Rethinking Interactive Image Segmentation
with Low Latency, High Quality, and Diverse Prompts

University of North Carolina at Chapel Hill
CVPR 2024
Conceptual comparison between our approach SegNext and prior state-of-the-art methods, SimpleClick and SAM, for the interactive segmentation task. Our method combines the best of both worlds for interactive segmentation with low latency, high quality, and diverse prompts.
Demos of SegNext for high-quality segmentation on HQSeg-44K with One Click.


The goal of interactive image segmentation is to delineate specific regions within an image via visual or language prompts. Low-latency and high-quality interactive segmentation with diverse prompts remain challenging for existing specialist and generalist models. Specialist models, with their limited prompts and task-specific designs, experience high latency because the image must be recomputed every time the prompt is updated, due to the joint encoding of image and visual prompts. Generalist models, exemplified by the Segment Anything Model (SAM), have recently excelled in prompt diversity and efficiency, lifting image segmentation to the foundation model era. However, for high-quality segmentations, SAM still lags behind state-of-the-art specialist models despite SAM being trained with ×100 more segmentation masks.

In this work, we delve deep into the architectural differences between the two types of models. We observe that dense representation and fusion of visual prompts are the key design choices contributing to the high segmentation quality of specialist models. In light of this, we reintroduce this dense design into the generalist models, to facilitate the development of generalist models with high segmentation quality. To densely represent diverse visual prompts, we propose to use a dense map to capture five types: clicks, boxes, polygons, scribbles, and masks.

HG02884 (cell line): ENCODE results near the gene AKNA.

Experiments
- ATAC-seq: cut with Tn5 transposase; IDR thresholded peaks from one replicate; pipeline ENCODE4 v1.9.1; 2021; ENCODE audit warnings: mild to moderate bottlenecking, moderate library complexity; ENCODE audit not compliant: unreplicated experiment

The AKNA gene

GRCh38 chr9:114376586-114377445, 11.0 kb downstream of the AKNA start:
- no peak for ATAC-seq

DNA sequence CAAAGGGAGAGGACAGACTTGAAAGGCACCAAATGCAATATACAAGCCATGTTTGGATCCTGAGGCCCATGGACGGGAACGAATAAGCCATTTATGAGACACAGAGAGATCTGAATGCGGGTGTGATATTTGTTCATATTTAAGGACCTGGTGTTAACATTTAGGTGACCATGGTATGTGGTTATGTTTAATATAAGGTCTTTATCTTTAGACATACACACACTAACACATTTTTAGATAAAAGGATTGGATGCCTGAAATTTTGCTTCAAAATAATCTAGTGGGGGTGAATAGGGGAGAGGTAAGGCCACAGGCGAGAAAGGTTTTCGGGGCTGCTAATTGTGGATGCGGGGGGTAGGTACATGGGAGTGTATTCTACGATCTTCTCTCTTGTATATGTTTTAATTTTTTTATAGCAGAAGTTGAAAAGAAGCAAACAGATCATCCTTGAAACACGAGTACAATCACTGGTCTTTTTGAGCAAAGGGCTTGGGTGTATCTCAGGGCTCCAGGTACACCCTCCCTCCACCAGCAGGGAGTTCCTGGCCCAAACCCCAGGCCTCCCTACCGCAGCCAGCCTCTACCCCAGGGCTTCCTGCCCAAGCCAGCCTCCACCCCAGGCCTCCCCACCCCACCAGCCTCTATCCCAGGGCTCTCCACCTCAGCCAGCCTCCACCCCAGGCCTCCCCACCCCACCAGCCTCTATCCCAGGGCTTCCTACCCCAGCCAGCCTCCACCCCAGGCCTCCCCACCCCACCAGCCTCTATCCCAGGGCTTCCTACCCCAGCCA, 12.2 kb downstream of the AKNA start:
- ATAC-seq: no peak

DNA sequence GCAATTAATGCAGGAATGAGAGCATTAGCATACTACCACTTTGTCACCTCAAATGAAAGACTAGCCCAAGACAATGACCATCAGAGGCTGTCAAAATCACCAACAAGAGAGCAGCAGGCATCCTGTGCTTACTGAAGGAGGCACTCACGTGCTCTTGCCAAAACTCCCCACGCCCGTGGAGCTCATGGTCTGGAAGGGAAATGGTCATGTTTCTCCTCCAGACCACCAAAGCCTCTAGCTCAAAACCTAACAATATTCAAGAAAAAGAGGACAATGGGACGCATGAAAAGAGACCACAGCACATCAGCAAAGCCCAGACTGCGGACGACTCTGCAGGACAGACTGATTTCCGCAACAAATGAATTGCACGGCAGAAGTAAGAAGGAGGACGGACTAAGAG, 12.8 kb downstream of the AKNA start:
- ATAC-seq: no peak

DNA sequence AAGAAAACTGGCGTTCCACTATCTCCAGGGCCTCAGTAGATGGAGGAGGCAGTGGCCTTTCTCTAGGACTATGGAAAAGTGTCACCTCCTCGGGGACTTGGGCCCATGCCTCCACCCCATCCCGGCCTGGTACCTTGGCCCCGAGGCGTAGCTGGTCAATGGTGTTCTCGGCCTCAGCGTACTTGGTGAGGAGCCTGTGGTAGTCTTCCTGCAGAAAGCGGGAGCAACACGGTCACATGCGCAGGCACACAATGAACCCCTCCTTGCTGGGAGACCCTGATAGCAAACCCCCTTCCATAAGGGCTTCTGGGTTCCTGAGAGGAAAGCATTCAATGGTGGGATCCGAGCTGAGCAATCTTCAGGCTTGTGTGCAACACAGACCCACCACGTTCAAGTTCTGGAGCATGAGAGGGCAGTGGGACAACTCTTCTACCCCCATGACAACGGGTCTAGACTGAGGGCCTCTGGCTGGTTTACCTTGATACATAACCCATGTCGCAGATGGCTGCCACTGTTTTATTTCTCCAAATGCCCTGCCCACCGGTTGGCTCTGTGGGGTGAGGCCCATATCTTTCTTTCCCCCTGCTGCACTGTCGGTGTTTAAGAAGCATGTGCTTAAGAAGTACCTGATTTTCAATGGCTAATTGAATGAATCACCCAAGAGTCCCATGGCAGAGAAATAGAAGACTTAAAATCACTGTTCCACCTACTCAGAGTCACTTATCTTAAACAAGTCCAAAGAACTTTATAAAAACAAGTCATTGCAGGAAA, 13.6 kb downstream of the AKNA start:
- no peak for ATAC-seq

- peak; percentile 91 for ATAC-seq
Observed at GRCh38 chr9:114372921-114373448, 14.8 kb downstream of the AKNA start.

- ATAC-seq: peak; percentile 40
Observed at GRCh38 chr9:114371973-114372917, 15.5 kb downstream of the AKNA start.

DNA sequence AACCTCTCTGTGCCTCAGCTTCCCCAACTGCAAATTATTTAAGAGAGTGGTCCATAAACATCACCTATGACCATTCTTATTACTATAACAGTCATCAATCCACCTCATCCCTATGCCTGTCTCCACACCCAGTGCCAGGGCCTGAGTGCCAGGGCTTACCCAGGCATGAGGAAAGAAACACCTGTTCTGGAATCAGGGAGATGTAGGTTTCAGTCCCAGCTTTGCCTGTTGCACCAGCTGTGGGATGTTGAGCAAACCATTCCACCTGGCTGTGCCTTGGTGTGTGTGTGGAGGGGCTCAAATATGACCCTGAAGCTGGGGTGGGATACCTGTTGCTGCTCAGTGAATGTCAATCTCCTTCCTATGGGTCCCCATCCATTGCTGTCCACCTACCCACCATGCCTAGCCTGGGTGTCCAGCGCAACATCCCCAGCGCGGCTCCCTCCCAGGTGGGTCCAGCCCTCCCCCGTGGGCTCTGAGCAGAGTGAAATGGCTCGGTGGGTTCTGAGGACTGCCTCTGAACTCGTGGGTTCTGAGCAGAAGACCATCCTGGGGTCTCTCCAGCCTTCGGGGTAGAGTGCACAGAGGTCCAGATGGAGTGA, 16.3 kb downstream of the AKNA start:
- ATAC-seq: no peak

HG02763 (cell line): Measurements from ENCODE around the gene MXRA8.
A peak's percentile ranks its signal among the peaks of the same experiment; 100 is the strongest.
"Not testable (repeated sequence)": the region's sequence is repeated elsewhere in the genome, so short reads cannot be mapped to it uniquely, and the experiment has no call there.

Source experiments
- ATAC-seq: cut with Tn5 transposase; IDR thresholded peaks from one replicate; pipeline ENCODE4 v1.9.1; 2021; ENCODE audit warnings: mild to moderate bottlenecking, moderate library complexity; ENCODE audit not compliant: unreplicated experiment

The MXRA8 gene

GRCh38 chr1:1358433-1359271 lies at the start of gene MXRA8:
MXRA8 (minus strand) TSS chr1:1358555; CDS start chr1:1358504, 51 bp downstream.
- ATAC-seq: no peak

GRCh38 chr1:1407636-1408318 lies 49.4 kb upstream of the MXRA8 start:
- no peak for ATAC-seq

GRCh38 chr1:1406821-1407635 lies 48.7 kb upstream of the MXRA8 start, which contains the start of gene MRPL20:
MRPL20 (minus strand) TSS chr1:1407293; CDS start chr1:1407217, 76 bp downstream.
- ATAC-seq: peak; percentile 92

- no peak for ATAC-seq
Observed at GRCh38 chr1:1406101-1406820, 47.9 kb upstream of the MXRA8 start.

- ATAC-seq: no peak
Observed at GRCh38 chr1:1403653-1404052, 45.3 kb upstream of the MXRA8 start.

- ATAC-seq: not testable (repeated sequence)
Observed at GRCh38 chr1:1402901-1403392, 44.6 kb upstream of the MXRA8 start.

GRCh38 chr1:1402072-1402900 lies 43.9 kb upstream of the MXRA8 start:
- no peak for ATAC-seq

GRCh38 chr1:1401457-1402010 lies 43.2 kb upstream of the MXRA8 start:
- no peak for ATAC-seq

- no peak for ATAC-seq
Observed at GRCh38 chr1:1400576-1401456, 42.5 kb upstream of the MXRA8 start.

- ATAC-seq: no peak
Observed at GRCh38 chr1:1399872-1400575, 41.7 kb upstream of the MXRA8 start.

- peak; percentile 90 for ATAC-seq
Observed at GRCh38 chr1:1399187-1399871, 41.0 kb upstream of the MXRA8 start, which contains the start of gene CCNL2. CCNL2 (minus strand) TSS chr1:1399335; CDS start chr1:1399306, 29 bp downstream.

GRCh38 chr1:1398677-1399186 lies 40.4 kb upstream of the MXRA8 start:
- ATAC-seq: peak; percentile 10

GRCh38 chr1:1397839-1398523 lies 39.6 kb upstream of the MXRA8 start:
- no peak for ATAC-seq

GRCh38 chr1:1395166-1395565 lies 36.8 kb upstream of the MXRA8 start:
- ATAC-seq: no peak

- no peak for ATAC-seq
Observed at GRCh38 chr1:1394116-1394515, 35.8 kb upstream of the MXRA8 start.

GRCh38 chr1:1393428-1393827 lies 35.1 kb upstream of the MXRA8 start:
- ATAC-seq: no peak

Thus, we propose SegNext, a next-generation interactive segmentation approach offering low latency, high quality, and diverse prompt support. Our method outperforms current state-of-the-art methods on HQSeg-44K and DAVIS, both quantitatively and qualitatively.


SegNext overview. We use a three-channel dense map to represent five diverse visual prompts: clicks, boxes, polygons, scribbles, and masks. The embeddings of image and visual prompts are fused by element-wise addition, followed by an enhanced fusion via one or two self-attention blocks. The language prompt is encoded as a vector by CLIP, followed by querying the image embedding via cross-attention blocks for the mask embeddings. A lightweight decoder processes the mask embeddings for segmentation.


Click to segmentation evaluation on HQSeg-44K and DAVIS. With varying numbers of clicks, our method consistently outperforms existing competitive approaches. The metric is mean Intersection over Union (mIoU).

Quantitative comparison with existing methods on HQSeg-44K and DAVIS. We compare two types of baselines: specialist and generalist models. Our model achieves comparable performance to the specialist baselines but with significantly lower latency; our model achieves comparable performance to the generalist models in terms of latency and segmentation quality despite being trained with much fewer segmentation data. “HQ” denotes the HQSeg-44K dataset; “SA×2” denotes the model has two self-attention blocks for dense fusion.

Qualitative results with diverse prompts. Left: an example from DAVIS. Right: three examples from HQSeg-44K. The results are achieved by a user providing all the prompts using our best-performing model.


  author    = {Liu, Qin and Cho, Jaemin and Bansal, Mohit and Niethammer, Marc},
  title     = {Rethinking Interactive Image Segmentation with Low Latency, High Quality, and Diverse Prompts},
  journal   = {CVPR},
  year      = {2024},